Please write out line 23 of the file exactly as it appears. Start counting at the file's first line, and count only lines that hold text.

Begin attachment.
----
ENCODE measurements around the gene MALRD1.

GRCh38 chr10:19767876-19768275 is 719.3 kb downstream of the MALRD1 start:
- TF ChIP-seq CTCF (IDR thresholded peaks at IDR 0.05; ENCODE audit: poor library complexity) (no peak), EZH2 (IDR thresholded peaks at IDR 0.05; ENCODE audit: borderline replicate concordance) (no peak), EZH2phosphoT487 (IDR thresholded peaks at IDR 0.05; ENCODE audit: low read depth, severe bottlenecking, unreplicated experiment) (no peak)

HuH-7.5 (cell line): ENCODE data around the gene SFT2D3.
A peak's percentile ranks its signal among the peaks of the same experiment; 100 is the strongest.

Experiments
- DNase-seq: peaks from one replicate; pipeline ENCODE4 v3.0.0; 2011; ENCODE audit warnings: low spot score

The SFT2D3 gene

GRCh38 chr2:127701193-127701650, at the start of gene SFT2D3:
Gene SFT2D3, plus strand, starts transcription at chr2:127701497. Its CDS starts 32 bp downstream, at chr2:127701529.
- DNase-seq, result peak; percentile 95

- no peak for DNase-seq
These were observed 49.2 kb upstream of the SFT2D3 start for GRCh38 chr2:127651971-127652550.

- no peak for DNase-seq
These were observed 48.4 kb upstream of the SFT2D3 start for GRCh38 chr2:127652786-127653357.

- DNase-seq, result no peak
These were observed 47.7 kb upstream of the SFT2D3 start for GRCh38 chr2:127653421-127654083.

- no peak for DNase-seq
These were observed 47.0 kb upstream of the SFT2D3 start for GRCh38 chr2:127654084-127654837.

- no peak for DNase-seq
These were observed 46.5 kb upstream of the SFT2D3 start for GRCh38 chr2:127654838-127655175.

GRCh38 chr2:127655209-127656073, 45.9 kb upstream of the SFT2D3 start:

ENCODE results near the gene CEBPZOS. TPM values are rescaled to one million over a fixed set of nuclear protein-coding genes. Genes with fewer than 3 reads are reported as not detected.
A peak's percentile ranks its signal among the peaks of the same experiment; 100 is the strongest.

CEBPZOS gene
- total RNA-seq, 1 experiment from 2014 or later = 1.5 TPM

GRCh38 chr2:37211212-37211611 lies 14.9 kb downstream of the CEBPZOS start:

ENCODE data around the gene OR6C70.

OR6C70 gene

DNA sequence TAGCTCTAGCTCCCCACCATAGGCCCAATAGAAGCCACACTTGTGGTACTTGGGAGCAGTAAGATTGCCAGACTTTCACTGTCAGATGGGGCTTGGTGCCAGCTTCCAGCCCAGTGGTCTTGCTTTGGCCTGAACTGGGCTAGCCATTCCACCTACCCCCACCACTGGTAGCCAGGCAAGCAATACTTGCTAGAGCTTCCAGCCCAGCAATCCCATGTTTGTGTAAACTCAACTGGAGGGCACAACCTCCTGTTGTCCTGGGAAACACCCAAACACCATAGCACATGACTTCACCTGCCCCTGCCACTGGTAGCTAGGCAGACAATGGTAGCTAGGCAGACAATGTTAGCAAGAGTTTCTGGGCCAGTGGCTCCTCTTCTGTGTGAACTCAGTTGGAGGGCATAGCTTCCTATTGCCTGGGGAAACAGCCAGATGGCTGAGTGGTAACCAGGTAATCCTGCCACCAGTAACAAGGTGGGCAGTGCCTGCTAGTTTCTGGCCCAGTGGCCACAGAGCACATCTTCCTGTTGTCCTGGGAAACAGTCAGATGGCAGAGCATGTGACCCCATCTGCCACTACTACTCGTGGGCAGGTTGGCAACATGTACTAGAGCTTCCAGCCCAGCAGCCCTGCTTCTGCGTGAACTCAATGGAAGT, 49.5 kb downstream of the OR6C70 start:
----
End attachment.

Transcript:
ENCODE results near the gene CEBPZOS. TPM values are rescaled to one million over a fixed set of nuclear protein-coding genes. Genes with fewer than 3 reads are reported as not detected.